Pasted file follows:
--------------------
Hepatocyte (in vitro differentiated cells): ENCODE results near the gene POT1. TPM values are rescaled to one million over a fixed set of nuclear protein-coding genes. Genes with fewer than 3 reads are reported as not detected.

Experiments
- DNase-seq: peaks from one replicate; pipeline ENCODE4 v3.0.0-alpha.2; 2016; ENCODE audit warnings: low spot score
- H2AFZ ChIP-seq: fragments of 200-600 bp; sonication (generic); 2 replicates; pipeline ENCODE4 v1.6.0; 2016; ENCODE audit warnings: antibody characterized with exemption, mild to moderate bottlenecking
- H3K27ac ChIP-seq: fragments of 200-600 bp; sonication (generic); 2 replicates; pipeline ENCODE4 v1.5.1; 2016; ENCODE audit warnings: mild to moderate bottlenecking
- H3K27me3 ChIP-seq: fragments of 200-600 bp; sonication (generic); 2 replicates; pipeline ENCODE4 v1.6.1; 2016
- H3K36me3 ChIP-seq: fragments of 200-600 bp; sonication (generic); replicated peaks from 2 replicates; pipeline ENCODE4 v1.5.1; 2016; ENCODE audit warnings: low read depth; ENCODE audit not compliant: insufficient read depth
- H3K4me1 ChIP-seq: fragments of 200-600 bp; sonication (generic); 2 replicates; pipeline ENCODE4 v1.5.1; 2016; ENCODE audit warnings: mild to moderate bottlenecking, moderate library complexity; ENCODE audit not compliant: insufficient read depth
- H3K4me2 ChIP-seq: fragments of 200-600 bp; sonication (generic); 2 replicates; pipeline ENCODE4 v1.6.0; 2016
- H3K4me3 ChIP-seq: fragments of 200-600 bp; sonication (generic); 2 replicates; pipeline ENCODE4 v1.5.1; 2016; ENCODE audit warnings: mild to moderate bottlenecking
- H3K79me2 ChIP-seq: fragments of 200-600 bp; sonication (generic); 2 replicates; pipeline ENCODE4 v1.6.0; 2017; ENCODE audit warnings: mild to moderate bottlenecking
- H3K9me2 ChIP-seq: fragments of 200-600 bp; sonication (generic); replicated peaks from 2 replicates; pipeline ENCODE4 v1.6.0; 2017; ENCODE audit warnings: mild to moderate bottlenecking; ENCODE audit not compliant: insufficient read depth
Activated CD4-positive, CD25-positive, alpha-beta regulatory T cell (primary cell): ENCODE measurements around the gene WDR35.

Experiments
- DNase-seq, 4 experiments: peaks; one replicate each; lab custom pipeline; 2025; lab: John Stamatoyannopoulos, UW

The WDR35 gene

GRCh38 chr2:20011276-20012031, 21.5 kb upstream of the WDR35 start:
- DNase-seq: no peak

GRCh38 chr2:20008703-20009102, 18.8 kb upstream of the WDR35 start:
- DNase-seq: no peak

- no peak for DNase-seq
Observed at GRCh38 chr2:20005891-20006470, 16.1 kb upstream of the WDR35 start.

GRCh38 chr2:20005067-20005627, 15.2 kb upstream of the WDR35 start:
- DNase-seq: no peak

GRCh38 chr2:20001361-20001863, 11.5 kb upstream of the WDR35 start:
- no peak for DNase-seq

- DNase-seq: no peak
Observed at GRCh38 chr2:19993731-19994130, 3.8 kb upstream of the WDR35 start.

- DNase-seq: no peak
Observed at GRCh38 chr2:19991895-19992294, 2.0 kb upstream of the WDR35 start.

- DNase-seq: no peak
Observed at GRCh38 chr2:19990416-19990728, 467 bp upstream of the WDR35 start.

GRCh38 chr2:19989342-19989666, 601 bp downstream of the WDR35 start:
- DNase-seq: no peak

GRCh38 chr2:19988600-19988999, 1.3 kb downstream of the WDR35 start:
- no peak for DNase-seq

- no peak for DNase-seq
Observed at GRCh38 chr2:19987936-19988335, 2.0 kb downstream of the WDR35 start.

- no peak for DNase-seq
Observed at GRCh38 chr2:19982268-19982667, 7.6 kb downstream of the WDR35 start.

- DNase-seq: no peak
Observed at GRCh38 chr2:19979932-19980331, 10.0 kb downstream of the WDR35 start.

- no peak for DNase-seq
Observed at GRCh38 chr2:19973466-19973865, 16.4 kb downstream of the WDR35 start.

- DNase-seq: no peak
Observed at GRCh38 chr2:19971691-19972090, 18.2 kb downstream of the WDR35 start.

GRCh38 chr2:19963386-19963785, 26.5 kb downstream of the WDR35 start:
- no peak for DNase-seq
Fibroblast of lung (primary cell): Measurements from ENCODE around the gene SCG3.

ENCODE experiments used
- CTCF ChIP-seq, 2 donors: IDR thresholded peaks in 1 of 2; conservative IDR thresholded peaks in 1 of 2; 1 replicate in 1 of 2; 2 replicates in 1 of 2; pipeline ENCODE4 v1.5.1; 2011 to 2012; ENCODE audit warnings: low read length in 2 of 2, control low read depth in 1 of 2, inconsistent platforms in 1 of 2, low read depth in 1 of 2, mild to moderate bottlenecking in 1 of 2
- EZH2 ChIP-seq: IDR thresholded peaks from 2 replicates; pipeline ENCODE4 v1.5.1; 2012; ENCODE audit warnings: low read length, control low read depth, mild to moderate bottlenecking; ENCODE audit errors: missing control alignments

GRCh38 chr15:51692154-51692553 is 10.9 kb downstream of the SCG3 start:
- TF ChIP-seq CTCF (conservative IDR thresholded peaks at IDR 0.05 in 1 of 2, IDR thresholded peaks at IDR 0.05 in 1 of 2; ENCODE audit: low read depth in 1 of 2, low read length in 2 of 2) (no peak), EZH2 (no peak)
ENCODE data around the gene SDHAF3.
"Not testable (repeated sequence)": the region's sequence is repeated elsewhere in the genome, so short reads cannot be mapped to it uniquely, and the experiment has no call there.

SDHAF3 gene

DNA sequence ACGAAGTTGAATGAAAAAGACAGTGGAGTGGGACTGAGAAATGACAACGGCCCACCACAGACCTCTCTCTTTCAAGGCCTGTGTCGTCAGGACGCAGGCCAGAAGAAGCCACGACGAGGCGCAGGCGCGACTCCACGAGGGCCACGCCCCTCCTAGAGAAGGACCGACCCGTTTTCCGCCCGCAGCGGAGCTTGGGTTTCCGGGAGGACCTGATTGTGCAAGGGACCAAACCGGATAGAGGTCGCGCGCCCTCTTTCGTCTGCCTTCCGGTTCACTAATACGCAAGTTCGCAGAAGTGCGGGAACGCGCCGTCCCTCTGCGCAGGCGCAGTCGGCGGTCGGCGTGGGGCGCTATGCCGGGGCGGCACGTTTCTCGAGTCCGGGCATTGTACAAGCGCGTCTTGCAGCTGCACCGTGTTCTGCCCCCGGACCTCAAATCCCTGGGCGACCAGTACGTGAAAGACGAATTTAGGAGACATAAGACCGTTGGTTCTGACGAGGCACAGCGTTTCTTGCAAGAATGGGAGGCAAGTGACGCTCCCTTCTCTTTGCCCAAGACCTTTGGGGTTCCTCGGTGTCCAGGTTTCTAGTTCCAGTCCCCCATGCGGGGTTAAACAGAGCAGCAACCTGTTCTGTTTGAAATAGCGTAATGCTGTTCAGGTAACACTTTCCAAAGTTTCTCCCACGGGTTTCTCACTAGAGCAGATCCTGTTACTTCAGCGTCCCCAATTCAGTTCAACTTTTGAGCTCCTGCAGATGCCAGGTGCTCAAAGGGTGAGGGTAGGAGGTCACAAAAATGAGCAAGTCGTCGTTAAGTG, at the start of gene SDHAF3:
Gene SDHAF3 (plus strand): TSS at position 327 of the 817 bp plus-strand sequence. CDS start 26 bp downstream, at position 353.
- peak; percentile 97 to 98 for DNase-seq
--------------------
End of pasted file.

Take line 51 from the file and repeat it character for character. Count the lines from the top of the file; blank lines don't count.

- CTCF ChIP-seq, 2 donors: IDR thresholded peaks in 1 of 2; conservative IDR thresholded peaks in 1 of 2; 1 replicate in 1 of 2; 2 replicates in 1 of 2; pipeline ENCODE4 v1.5.1; 2011 to 2012; ENCODE audit warnings: low read length in 2 of 2, control low read depth in 1 of 2, inconsistent platforms in 1 of 2, low read depth in 1 of 2, mild to moderate bottlenecking in 1 of 2